I don't see what music you would play on this organ, except perhaps tinkly trio-based 20th century neo-classical music. A North German Chorale Prelude would be colourless at best; Romantic music is a no-no; it isn't optimally designed to accompany a congregation or a choir and it isn't designed for more intimate environs like a house or practice organ.

 

With the octave couplers, borrowings and 73 note soundboards, it would be best to build this organ with electric action (I rather think the only way to build it would be on unit chests for the pedal/great division), rather than mechanical action so beloved by the neo-baroque proponents that drew up schemes like these, sixty years ago.

 

So what's the thinking behind it?

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GREAT

Open Diapason 8

Claribel Flute 8

Principal 4

 

Octave

 

Swell to Great

Swell to Great Suboctave

 

 

SWELL

Stopped Diapason 8

Viola da Gamba 8

Vox Angelica 8

Gemshorn 4

Fifteenth 2

Cornopean 8

 

 

PEDAL

Sub Bass 16

Open Bass Gt

Flute Bass Gt

Octave Bass 4 Gt

 

Swell to Pedal

 

 

If I had something like this to play at 'work' I'd be quite happy - ok it's 9 stops plus a 16' but I'm using only what my 1 man has - but re distributed and still on a decent mechanical action. However - we could never do this because 'upstairs' thinks it should stay as it is - if you get my drift!

 

You can tell it's my afternoon off!

 

A

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I'm sorry but this scheme doesn't appeal to my tastes at all - it seems firmly stuck in 1950s when the worst misunderstandings of the neo-baroque movement were blowing through. I can't see what purpose it serves or the rationale behind it.

 

A mixture on top of 2 flutes? Vertical development of so-called "choruses" (at the expense of anything else) AND octave couplers? A lack of any family of stops together? Why are the only 2 8ft stops on the manuals both flutes? I don't see any intelligent thinking about how this organ would be used and its possibilities.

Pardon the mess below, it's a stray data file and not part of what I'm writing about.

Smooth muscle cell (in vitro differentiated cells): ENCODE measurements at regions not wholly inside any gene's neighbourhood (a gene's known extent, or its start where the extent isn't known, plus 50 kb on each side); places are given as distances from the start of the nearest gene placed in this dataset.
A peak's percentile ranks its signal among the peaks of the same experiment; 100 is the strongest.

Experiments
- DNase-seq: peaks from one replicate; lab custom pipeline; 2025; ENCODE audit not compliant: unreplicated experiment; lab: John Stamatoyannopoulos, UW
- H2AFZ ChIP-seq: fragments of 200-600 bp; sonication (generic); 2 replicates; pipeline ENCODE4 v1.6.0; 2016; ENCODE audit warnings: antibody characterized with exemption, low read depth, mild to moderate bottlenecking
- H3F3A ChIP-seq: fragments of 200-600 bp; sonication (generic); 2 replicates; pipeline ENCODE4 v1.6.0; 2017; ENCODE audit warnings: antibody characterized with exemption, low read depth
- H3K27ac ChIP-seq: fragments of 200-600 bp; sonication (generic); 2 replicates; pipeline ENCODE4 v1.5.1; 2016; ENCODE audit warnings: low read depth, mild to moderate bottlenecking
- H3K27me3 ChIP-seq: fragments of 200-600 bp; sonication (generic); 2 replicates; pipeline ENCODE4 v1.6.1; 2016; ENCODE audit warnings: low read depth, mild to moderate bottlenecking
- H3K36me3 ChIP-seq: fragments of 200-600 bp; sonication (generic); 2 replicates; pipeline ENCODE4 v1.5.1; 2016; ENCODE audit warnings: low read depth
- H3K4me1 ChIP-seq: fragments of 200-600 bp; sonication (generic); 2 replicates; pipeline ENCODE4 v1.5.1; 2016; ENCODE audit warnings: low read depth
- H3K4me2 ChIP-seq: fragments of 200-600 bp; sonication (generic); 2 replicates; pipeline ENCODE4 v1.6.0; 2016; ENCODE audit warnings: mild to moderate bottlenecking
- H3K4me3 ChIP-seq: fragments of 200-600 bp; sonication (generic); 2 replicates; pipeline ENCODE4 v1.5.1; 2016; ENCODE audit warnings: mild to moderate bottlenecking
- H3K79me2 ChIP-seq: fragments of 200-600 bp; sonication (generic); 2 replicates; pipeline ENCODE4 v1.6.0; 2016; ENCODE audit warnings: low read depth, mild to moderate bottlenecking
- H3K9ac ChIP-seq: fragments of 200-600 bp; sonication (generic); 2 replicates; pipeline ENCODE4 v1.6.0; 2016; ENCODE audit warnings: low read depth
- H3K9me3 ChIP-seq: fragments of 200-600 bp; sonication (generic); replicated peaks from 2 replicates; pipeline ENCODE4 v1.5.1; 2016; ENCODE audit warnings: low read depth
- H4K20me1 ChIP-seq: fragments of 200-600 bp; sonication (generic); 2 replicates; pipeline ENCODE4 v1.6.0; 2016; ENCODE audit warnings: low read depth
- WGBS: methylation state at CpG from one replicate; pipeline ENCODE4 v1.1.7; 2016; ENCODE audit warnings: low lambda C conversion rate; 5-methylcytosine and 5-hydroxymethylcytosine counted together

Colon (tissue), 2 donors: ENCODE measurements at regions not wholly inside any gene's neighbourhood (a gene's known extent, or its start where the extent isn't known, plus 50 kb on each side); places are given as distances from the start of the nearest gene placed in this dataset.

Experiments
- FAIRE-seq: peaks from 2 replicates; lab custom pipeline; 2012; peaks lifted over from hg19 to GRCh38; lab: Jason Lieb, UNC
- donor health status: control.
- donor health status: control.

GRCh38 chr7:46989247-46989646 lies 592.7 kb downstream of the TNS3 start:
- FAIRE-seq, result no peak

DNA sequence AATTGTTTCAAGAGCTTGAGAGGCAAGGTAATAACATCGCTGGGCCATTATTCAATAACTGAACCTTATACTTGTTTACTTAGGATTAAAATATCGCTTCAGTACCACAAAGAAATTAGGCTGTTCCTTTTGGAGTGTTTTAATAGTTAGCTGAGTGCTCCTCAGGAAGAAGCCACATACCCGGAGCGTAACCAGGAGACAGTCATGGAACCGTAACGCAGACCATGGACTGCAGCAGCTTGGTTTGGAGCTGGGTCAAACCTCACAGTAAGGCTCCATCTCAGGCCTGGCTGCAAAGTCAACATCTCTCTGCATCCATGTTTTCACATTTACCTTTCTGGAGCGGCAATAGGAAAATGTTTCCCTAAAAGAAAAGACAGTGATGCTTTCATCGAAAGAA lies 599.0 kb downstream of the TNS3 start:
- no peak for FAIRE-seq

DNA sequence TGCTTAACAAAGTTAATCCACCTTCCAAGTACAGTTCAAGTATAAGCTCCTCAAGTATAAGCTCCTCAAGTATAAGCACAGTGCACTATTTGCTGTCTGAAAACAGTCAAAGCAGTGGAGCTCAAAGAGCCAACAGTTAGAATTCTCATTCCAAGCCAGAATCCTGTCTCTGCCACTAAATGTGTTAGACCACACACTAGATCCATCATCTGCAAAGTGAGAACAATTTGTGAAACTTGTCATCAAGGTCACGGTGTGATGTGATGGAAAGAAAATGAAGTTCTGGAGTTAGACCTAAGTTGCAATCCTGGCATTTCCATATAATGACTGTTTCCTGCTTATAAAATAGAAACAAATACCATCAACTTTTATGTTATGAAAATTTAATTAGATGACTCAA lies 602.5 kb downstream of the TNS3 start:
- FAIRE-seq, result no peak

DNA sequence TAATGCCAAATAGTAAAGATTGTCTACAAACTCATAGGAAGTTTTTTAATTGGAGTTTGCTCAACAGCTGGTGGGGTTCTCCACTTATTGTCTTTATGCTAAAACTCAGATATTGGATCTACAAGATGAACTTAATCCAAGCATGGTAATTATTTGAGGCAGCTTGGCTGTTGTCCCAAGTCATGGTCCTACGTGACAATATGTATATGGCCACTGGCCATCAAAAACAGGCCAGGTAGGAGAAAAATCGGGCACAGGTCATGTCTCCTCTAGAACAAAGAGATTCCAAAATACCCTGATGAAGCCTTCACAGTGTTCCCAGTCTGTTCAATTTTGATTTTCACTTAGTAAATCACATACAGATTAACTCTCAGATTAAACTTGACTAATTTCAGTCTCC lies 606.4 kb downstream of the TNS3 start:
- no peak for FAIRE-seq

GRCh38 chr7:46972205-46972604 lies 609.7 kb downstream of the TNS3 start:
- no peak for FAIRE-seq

There is a mis-mash of terms used - the so-called "Swell" division (although I see nothing Swell-like about it) predictably covers Germany (SpitzFlute), England (Nason Flute) and, of course France (Plein Jeu). This isn't eclecticism in three stops, it is an incoherent jumble.

 

I agree with Hecklephone - Why go to the bother of making a bass for an 8 foot principal on a small organ and NOT have it available on the manuals? Even Ralph Downes in his most peverse moments would have baulked at that.

 

I think this organ would be colourless and lacking variety of sounds in practice - you can only build vertically and it would only take half a dozen combinations before all the possibilities are exhausted - and so many of the possibilities would sound pretty similar anyway.

 

I don't see what music you would play on this organ, except perhaps tinkly trio-based 20th century neo-classical music. A North German Chorale Prelude would be colourless at best; Romantic music is a no-no; it isn't optimally designed to accompany a congregation or a choir and it isn't designed for more intimate environs like a house or practice organ.

 

With the octave couplers, borrowings and 73 note soundboards, it would be best to build this organ with electric action (I rather think the only way to build it would be on unit chests for the pedal/great division), rather than mechanical action so beloved by the neo-baroque proponents that drew up schemes like these, sixty years ago.

 

So what's the thinking behind it?

 

Like a lot of successful small organs, it's basically a one manual scheme spread over two for the sake of flexibility. In such instruments, it's not unsual to have the mixture on a different manual from the rest of the chorus. Sam Clutton thought it was OK, and so did Father Smith.